Imagine the decision-making/thought process to follow.

I had a wife & two kids (my wife’s disability had not progressed at all at this point) to think about, and a promise of a very small salary, should I continue to impoverish my family for a minimum of two years and an entire semester of student teaching (during which I couldn’t hold a daytime job, since on assignment at a local school), only to have an 18k job.

Obviously, I took the gig. Since then, I’ve progressed through all the standard growth. I was a Windows admin, Exchange admin, basic networks. I found out really qickly that Windows administrators don’t sleep much (at least in those early versions of NT). I picked up on Linux (I had been fiddling with it for quite a few years) and installed it on an extra box at my office, and an old 286 at my house. After a couple years of working with it, I got into an AIX/SCO/Linux gig, and never looked back. The road since has taken me from small startups to 3Com corporation itself, and it has been a wild ride.

Fast-forward to today… I’m published in Linux.com, working on a book for Nostarch Press, and looking forward to a long, happy career. (I’ve already been doing this for 10 years).

From my perspective, I’d rather hire someone like myself, than a college graduate with a year or two. I can guarantee success from a track-record rather than a pile of promises and a piece of paper.

As a final aside from all this, I’m still looking for a new job. I’m being sent to third shift right now, and not looking forward to it at all. While it’s a great company with some good people to work with, 3rd shift is hell on earth. If you’re in the Atlanta area, and need a UNIX admin, let me come in and talk with you. I’d bet if we skip all the silliness preceding that conversation, that we’d have a deal that could be made.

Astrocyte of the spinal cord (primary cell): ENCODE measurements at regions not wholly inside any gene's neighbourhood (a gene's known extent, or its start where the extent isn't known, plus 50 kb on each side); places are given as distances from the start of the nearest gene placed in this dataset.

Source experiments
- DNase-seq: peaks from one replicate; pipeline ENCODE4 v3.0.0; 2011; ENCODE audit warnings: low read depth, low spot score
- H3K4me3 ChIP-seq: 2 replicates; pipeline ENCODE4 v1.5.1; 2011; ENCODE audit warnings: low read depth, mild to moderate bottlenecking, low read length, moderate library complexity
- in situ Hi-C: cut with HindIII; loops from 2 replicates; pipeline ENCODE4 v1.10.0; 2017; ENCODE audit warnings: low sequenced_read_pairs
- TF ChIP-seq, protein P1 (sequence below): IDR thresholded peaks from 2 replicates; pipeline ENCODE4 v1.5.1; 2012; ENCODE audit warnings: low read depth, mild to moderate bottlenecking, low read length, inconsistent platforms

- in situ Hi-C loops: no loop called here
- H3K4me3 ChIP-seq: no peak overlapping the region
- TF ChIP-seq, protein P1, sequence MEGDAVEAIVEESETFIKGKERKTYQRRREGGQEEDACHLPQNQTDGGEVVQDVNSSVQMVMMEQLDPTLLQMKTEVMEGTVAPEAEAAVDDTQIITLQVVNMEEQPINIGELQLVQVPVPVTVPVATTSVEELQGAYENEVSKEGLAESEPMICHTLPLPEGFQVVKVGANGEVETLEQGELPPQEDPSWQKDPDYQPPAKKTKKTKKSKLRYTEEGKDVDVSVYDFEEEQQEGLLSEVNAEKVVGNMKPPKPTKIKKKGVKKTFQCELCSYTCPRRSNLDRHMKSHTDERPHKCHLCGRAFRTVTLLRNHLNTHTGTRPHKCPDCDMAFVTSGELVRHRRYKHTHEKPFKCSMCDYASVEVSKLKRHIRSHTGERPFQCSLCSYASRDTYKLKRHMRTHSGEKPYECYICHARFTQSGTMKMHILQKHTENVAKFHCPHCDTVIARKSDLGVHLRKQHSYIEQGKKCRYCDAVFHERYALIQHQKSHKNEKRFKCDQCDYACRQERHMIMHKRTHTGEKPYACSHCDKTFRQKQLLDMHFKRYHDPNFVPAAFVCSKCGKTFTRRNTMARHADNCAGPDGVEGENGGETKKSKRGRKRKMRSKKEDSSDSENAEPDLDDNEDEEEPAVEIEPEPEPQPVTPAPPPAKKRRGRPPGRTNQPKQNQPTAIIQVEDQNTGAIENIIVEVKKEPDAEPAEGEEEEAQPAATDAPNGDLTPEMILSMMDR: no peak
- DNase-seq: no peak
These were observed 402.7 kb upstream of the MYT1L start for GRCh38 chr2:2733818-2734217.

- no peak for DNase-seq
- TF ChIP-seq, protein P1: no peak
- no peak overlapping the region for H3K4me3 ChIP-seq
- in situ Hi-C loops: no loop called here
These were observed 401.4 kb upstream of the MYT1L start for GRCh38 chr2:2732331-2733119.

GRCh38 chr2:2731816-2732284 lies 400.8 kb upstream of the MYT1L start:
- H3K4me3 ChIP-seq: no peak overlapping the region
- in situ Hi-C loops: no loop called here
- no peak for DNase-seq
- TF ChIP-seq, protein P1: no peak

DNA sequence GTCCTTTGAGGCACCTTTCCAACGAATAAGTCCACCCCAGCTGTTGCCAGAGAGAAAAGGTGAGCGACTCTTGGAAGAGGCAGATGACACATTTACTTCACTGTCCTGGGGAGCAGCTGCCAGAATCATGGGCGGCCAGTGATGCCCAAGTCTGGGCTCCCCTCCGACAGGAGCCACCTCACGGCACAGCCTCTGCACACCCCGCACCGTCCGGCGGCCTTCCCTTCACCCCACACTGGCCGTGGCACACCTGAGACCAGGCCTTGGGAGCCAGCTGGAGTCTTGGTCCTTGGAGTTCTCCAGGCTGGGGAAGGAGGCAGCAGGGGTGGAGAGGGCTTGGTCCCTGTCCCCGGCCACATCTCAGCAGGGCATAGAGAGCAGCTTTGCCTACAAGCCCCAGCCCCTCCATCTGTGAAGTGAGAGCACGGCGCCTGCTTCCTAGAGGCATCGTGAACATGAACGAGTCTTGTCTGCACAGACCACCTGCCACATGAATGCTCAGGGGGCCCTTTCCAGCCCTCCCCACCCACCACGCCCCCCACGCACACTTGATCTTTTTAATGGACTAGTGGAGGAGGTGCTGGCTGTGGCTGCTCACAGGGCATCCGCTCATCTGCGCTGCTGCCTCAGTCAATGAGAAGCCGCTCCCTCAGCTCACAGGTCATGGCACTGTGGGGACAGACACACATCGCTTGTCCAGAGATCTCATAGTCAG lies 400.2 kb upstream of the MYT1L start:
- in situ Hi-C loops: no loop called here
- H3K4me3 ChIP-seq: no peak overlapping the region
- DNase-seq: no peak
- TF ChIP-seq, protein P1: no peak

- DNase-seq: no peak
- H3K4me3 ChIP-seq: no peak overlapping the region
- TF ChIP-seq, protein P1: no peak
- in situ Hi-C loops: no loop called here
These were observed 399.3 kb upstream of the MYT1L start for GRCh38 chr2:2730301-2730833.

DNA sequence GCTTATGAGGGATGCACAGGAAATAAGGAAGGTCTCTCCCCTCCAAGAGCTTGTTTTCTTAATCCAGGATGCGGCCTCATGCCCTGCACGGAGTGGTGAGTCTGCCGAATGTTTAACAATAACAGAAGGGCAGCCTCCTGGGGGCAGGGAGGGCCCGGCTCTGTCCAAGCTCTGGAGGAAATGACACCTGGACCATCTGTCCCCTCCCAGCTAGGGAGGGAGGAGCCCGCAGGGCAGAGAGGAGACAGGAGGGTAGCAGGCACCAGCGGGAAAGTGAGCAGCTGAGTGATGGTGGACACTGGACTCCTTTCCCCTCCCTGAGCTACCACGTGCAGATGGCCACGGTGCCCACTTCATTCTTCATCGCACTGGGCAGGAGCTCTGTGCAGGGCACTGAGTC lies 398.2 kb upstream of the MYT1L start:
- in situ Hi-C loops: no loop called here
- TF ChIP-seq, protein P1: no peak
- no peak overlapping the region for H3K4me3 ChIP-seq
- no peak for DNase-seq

Systems Administration, Part II

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So things are better…

I think.

It’s so hard to come off your favorite job ever and do something else.

So I continue…

We had a conversation on [ALE] today (http://www.ale.org) regarding sysadmins and their salaries. Some folks out there are swooning over $20/hr gigs, and I just don’t get it.

The professional demands of the sysadmin range from technologist to politician to therapist.

Sometimes I think yearly medals should be awarded.

Anyhow….

A recruiter contacted me regarding a position in Oregon @ $20/hr. I counted that an insult. I related that fact to the LUG, and found all sorts of ballyhooing about started. Now, don’t call me a prude or high-and-mighty, but I’ve been doing this stuff for 15 years as of this month. Everything from PC’s on DOS 3.3 to watching Windows come out and then NT3… you get the picture. Let’s just say I got wise and got out of the Windows market…It’s doomed anyway.

So, I started to get interesting comments such as:

C'mon $20.. You could live like a king...
Hey, I phone-interviewed with a place in NC that wanted to pay $45K for a do-everything IT manager. I politely informed the gentlemen that I was making over $60K when I was already doing many of the specific things they said they needed done (and that was Government!) and that I know a Windows admin in Norcross who's making ~48K without a degree. They wouldn't budge. Get used to it.
Seems like I mentioned something along these lines last week during the H1B debate. Artificially driving salaries up based on pure unbridled greed is exactly what leads to periods of unemployment and the flood of immigrant workers. Feel free to take your shots at these companies, but understand that one day they might swing back and send you and half your peers to the unemployment line. Then that 40k will look pretty good. I'm not speculating on any one person's worth. That obviously varies from person to person. But sometimes a position is only worth so much money to a given employer. You can either accept it, or move on to other things. Bashing the company in question and suggesting a pseudo mutiny witin the industry is not going to change things. If anything, it helps to perpetuate the growing feeling that "computer people" are over paid prima donnas. Next thing you know, you'll be calling for a damn union.